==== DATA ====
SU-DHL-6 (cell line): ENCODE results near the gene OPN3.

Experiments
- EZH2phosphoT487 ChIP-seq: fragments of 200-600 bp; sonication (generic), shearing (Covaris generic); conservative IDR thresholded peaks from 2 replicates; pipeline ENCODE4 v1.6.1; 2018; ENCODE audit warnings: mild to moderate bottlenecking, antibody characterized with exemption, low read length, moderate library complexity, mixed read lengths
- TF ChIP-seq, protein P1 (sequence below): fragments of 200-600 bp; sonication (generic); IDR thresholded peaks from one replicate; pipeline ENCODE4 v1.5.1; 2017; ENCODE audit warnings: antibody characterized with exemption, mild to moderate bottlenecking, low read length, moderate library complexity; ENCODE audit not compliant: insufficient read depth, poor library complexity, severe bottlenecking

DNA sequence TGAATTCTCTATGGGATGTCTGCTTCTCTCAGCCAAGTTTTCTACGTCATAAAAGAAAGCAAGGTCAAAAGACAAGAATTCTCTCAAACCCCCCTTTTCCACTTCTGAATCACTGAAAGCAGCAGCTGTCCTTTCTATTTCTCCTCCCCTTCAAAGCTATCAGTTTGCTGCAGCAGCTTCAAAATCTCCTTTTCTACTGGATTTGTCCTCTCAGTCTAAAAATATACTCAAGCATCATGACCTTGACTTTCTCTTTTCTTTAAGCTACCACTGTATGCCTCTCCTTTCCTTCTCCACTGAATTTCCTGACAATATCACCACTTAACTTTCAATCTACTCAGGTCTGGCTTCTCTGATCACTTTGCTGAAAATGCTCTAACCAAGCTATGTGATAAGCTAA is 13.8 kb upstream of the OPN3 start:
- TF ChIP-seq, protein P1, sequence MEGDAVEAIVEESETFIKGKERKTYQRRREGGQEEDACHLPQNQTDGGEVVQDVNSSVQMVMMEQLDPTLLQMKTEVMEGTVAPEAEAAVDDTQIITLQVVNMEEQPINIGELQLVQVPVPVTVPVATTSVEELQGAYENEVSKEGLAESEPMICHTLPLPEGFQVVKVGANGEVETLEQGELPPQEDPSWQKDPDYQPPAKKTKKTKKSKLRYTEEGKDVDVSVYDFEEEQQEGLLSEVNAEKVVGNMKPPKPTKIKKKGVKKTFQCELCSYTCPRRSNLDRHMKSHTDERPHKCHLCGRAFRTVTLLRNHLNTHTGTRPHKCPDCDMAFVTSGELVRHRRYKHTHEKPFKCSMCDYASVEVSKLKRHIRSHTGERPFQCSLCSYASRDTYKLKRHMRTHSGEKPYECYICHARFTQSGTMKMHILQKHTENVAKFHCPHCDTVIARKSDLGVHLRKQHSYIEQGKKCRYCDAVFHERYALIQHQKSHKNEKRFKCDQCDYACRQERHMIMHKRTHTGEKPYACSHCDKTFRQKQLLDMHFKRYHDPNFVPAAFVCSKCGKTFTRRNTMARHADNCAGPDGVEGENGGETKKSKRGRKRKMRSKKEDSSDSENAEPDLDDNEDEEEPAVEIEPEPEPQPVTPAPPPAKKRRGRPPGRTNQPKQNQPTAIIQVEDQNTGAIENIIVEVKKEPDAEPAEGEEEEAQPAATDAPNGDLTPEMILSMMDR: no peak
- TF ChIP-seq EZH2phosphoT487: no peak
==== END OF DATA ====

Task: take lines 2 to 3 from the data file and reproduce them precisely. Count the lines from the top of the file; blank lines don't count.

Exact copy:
Experiments
- EZH2phosphoT487 ChIP-seq: fragments of 200-600 bp; sonication (generic), shearing (Covaris generic); conservative IDR thresholded peaks from 2 replicates; pipeline ENCODE4 v1.6.1; 2018; ENCODE audit warnings: mild to moderate bottlenecking, antibody characterized with exemption, low read length, moderate library complexity, mixed read lengths